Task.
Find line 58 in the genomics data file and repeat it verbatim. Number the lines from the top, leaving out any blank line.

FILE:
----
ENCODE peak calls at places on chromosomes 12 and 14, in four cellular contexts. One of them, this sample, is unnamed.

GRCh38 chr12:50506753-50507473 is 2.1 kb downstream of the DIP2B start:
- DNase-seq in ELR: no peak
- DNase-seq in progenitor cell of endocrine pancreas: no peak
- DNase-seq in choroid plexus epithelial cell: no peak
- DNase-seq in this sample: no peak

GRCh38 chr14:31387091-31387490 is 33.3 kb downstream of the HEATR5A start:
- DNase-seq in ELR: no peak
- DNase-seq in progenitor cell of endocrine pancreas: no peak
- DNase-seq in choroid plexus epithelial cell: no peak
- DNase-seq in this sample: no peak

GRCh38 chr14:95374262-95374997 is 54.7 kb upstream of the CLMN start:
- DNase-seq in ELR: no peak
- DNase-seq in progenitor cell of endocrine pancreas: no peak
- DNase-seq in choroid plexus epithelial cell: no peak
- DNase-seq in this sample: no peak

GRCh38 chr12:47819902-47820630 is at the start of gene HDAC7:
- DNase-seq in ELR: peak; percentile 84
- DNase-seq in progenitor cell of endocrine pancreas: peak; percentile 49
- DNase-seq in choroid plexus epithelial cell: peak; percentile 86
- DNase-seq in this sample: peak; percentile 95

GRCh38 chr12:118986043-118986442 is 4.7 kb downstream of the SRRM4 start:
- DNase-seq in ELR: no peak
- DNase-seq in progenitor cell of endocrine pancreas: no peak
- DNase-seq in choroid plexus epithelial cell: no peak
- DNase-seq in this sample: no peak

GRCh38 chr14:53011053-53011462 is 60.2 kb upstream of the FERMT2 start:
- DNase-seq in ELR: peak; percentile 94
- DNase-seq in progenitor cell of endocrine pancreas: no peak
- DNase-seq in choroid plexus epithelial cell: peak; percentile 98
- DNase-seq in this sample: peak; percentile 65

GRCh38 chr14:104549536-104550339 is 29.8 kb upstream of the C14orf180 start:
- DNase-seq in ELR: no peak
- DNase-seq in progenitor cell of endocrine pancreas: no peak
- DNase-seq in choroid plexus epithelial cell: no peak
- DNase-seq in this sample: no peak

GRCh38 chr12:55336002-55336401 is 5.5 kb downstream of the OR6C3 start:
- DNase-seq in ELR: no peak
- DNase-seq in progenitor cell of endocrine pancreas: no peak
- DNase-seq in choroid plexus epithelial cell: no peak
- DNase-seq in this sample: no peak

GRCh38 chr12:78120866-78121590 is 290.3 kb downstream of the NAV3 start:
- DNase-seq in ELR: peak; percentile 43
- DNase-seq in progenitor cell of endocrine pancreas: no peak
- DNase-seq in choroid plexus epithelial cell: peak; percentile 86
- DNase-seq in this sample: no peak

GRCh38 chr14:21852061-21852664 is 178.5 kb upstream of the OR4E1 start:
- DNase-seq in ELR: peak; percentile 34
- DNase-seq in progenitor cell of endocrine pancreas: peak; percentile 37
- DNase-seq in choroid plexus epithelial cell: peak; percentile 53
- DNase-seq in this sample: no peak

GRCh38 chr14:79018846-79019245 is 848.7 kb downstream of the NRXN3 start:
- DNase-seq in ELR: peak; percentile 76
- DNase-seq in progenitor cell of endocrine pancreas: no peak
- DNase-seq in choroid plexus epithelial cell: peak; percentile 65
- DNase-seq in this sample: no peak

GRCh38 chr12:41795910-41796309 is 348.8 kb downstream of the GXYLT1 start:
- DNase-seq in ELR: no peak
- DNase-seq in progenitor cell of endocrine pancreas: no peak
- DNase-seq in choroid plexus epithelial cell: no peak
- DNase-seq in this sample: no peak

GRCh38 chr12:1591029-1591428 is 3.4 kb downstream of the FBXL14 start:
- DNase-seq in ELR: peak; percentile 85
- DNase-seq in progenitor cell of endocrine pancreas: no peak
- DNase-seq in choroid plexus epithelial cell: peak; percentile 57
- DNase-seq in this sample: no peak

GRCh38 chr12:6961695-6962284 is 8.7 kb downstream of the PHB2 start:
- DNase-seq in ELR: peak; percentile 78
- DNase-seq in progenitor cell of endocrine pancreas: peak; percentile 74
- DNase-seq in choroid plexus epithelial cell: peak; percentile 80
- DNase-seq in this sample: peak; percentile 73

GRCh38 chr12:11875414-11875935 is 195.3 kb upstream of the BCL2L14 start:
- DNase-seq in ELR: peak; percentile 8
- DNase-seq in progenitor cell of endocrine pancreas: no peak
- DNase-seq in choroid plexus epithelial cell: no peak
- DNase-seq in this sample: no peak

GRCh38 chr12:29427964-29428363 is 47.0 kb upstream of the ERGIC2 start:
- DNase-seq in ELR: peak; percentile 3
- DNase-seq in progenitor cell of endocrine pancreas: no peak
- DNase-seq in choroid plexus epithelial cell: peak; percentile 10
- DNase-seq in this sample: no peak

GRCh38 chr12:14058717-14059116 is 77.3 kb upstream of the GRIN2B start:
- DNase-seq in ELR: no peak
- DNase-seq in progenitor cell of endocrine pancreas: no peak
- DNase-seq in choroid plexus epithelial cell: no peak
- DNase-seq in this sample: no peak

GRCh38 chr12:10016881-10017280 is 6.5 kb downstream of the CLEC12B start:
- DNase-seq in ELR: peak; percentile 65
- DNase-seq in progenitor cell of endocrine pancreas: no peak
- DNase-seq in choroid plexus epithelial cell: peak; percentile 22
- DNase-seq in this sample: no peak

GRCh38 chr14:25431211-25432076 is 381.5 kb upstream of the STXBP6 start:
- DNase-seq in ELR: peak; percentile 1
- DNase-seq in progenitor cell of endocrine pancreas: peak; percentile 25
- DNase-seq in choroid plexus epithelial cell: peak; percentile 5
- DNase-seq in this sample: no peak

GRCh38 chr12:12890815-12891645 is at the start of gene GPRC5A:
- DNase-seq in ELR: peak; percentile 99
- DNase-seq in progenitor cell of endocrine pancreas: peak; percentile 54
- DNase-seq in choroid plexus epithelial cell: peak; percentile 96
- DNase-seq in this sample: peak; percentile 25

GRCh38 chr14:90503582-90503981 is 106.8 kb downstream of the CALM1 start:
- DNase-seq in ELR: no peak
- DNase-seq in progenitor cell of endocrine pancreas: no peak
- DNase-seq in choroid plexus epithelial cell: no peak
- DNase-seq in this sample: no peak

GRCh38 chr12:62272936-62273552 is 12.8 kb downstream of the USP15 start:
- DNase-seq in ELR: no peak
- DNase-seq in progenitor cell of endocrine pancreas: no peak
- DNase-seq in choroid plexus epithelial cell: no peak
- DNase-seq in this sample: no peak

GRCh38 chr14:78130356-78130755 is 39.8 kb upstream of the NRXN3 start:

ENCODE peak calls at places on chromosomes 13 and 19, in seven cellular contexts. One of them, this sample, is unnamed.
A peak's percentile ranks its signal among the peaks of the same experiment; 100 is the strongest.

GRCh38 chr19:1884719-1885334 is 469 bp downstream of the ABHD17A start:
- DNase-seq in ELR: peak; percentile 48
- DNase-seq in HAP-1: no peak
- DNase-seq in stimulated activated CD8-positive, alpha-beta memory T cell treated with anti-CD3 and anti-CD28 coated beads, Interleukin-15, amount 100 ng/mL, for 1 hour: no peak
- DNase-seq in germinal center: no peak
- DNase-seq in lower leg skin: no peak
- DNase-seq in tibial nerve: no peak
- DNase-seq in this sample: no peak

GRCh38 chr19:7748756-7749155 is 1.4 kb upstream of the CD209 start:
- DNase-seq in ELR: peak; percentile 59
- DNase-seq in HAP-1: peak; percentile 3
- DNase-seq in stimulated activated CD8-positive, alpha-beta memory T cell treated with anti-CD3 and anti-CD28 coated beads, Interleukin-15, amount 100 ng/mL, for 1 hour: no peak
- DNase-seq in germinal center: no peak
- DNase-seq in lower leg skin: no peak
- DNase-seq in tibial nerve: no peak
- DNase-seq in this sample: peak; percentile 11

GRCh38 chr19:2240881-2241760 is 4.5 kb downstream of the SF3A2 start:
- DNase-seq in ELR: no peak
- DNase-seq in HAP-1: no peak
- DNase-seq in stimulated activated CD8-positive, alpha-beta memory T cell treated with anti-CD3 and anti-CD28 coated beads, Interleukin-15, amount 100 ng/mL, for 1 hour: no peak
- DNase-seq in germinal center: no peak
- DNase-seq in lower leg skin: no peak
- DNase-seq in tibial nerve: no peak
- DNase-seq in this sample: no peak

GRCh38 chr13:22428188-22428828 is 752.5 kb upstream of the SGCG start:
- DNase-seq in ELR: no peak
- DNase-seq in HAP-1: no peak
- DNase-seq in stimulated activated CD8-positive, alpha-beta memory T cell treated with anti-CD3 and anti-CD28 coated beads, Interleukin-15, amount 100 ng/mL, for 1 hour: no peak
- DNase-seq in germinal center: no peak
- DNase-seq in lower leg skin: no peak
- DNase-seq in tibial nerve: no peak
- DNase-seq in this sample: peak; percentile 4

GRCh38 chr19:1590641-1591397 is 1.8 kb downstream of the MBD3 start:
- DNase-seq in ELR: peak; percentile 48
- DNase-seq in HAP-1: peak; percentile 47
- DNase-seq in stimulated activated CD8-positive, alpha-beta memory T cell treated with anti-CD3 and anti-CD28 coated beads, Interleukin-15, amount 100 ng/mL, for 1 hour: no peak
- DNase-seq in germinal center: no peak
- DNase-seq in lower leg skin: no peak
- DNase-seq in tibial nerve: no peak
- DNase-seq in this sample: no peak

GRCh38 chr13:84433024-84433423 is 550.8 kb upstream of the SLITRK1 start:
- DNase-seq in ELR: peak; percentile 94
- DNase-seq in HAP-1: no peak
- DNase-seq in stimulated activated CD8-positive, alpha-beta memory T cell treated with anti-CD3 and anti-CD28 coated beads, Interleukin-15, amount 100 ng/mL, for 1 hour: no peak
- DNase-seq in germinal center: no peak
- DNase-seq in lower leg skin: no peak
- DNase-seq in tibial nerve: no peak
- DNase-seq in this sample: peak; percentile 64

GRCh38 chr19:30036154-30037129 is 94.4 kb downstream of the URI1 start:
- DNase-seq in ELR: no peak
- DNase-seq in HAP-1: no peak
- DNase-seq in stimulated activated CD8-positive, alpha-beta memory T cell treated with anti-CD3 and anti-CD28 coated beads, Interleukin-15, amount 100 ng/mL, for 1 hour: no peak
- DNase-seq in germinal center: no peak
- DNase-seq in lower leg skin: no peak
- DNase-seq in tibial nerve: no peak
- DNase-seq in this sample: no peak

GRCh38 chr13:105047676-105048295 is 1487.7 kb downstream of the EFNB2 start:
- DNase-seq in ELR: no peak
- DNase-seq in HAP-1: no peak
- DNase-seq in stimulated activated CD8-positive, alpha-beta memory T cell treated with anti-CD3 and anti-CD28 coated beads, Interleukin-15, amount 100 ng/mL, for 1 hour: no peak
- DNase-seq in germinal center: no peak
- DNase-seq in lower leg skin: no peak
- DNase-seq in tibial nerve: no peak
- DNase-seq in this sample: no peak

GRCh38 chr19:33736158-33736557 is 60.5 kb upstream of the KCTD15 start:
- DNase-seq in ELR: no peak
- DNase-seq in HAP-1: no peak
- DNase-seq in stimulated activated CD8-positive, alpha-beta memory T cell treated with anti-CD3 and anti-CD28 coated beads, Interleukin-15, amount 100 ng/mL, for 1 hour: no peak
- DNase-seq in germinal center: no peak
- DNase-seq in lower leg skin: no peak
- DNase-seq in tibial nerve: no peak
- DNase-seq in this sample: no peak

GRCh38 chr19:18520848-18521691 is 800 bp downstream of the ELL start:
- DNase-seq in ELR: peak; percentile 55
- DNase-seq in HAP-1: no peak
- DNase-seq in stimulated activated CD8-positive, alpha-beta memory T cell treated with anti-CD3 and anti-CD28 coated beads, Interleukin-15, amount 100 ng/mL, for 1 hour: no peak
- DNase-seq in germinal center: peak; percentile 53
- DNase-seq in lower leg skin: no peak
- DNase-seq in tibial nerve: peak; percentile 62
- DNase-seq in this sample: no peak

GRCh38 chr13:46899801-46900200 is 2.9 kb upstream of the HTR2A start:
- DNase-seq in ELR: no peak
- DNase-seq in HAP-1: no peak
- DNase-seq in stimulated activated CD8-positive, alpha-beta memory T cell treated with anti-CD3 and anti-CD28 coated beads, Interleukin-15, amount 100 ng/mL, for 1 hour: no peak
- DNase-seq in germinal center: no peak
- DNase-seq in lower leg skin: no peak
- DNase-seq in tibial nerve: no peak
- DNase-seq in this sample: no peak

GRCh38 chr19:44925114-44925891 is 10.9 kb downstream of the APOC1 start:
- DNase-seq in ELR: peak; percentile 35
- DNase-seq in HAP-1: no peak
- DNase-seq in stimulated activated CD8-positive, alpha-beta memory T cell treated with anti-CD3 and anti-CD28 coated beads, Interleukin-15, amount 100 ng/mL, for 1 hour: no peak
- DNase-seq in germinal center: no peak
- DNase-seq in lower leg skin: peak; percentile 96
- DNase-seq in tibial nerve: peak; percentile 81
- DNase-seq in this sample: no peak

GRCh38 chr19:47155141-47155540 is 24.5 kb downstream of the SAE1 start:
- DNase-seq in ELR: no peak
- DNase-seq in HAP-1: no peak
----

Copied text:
- DNase-seq in ELR: no peak